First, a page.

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HCDE Dissertation Defense: Hyewon Suh, "Supporting Health Monitoring by Reducing User Burden and Enhancing User Benefit"
HCDE Dissertation Defense: Hyewon Suh, "Supporting Health Monitoring by Reducing User Burden and Enhancing User Benefit"
WhenThursday, Mar 14, 2019, 9 – 10 a.m.
Campus locationAllen Library (ALB)
Campus roomAuditorium
Event typesLectures/Seminars
Event sponsorsHuman Centered Design & Engineering

HCDE faculty, students, staff, and invited guests are welcome to join the department for a dissertation defense presentation by PhD Candidate Hyewon Suh.
Supporting Health Monitoring by Reducing User Burden and Enhancing User Benefit
Candidate: Hyweon Suh

Dissertation abstract:

The prevalence of smartphones and advances in low cost monitoring sensors have dramatically increased self-tracking in recent years. Among many other areas of self-tracking, health and wellness is one area that received a particular attention. However, along with this enthusiasm and growth, there exists a skepticism regarding these technologies and their ability to inspire and sustain individuals’ engagement with their everyday health and wellness in the long term. Many people fail to adopt or abandon health technologies after very little use, even if they are seeing the benefit. Depending on the domain, lapsing or abandoning health-tracking may not result in big consequences, but it can become critical when it comes to child development tracking, leaving many missed opportunities. Thus, I decided to investigate the domain of child development monitoring as a first step because of its importance as a public health goal.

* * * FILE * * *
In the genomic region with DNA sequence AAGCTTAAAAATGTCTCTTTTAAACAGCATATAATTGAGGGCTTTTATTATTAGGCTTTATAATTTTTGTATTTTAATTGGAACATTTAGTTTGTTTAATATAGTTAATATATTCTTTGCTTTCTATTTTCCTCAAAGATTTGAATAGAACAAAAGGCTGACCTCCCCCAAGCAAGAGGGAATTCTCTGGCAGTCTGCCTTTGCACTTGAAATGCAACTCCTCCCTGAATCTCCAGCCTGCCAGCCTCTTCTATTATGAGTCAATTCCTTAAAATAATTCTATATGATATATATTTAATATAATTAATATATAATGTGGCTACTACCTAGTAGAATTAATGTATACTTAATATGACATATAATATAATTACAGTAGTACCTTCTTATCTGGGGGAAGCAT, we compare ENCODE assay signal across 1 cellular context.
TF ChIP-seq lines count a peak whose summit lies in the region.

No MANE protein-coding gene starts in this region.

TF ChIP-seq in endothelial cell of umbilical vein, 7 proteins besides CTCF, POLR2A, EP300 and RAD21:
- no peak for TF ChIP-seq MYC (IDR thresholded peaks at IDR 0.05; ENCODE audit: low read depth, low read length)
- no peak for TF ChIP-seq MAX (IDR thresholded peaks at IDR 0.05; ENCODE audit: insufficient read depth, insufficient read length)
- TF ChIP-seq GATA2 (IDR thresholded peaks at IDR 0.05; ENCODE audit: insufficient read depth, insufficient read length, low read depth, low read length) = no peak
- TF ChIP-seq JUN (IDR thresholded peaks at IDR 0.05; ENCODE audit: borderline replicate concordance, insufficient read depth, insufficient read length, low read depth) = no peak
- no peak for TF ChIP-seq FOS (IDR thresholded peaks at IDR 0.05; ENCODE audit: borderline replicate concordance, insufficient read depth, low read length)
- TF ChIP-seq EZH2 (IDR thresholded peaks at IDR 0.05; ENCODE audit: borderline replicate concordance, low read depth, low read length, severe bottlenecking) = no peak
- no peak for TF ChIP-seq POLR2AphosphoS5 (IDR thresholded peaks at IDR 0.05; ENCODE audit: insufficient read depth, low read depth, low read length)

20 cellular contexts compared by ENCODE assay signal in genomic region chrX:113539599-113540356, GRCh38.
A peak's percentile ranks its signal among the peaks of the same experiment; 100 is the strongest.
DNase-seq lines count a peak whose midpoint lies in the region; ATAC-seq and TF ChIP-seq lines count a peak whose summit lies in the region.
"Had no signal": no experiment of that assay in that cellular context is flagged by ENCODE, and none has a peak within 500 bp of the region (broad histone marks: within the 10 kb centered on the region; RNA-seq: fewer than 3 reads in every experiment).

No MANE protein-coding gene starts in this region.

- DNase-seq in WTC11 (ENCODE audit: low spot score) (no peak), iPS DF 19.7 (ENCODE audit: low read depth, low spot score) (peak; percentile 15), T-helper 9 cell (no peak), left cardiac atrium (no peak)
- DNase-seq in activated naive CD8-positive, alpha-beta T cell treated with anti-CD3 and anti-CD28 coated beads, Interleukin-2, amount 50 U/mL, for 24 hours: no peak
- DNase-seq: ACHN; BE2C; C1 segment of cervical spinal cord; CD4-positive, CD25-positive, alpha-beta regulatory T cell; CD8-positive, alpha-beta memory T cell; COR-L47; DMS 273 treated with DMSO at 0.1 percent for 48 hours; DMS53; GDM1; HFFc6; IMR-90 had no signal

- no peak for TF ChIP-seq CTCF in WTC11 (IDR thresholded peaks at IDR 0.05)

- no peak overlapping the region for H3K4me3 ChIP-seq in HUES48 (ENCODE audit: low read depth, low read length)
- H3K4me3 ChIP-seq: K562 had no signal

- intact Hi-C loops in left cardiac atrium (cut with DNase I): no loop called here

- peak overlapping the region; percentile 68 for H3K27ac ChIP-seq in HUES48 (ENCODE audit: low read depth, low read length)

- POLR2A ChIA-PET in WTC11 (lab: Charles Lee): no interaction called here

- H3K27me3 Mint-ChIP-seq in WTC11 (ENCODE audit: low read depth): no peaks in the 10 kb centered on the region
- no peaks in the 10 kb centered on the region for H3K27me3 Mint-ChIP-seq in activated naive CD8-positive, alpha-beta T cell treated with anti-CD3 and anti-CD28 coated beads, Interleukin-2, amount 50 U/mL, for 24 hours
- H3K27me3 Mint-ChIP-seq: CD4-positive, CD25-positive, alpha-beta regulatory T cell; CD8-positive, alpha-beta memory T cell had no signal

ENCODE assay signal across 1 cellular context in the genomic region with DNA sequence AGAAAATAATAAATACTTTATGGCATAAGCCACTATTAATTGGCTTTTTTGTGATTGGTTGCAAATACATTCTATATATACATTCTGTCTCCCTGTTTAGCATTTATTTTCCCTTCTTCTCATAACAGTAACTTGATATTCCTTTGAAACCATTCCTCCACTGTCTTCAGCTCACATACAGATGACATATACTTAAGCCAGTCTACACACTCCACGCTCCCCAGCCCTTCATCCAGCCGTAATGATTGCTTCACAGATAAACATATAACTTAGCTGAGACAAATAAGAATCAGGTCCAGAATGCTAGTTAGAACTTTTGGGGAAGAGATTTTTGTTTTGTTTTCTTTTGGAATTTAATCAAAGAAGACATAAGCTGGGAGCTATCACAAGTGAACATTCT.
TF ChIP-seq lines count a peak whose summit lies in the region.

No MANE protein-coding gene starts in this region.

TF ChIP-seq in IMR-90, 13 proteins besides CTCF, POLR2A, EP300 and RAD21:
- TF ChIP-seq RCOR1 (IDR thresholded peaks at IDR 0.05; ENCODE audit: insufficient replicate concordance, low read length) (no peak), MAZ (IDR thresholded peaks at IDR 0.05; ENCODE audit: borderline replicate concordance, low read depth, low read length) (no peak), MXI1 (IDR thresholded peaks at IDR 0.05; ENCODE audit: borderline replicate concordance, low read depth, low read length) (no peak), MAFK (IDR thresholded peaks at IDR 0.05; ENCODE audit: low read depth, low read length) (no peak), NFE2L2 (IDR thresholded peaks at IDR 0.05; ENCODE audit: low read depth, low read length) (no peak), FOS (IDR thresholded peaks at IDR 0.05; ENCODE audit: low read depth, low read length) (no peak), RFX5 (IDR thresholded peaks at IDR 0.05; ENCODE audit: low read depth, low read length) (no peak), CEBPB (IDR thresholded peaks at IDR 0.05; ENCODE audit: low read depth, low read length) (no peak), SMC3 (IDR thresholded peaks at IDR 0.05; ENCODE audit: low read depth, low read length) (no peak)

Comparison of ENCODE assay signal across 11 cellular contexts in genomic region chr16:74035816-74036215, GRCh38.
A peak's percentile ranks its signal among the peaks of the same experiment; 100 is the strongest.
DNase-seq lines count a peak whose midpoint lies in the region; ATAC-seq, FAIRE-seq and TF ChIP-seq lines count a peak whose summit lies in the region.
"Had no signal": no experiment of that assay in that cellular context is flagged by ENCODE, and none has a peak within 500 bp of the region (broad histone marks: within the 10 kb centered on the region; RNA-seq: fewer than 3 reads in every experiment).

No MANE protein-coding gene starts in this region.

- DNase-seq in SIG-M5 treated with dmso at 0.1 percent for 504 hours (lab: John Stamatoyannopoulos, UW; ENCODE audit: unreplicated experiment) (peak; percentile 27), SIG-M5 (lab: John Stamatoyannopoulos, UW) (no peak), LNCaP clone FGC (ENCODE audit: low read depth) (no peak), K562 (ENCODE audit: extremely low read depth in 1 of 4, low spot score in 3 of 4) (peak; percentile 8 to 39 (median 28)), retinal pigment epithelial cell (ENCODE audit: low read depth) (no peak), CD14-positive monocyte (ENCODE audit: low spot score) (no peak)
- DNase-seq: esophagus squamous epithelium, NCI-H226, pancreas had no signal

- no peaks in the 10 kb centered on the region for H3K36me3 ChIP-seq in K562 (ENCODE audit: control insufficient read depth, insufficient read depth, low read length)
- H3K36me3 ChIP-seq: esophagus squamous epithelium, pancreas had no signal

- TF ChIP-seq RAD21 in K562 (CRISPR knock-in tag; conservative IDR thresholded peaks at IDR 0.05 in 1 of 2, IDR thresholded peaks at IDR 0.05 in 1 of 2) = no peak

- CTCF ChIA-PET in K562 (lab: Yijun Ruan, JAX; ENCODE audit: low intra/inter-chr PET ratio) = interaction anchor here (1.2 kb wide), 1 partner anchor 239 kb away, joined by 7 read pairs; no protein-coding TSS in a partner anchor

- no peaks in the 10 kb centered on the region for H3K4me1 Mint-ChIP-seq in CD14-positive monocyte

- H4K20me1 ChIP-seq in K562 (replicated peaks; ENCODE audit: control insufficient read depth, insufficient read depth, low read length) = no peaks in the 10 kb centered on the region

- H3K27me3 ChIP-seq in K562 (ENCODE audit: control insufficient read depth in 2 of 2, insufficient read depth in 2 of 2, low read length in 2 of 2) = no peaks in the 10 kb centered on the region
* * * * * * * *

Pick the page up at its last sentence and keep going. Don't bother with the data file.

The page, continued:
In this dissertation, I examine the feasible ways technology can reach families for regular child development tracking, how technology may impose burdens and benefits to its users, and how we can reduce user burden and enhance user benefits of child development tracking technology to support long term tracking. I report first on the design, development, and evaluation of two such systems, “@BabySteps” and “Baby Steps Text”, in which I investigated challenges and opportunities in child development tracking and explored how everyday technologies parents already use can be used to create an interactive public health system. Through these studies, I was able to understand feasibility and acceptability of social media, web portal and text messaging for child development tracking, as well as burdens and benefits parents felt in their use. This triggered me to explore burdens and benefits associated with technology use and develop the User Burden Scale and User Benefit Scale. Based on this background work, I finally present “Baby Steps” and examine the effects of specific design features in reducing burdens and increasing benefits in child development tracking system by deploying it with 139 families over 20 months.

Across these studies, I found that reducing user burden and enhancing user benefit in tracking technology can engage, inform, educate, and empower parents and make monitoring more accurate and meaningful. I hope that this work will shed new light on how health tracking technologies can be designed to support awareness and long-term engagement to their users.

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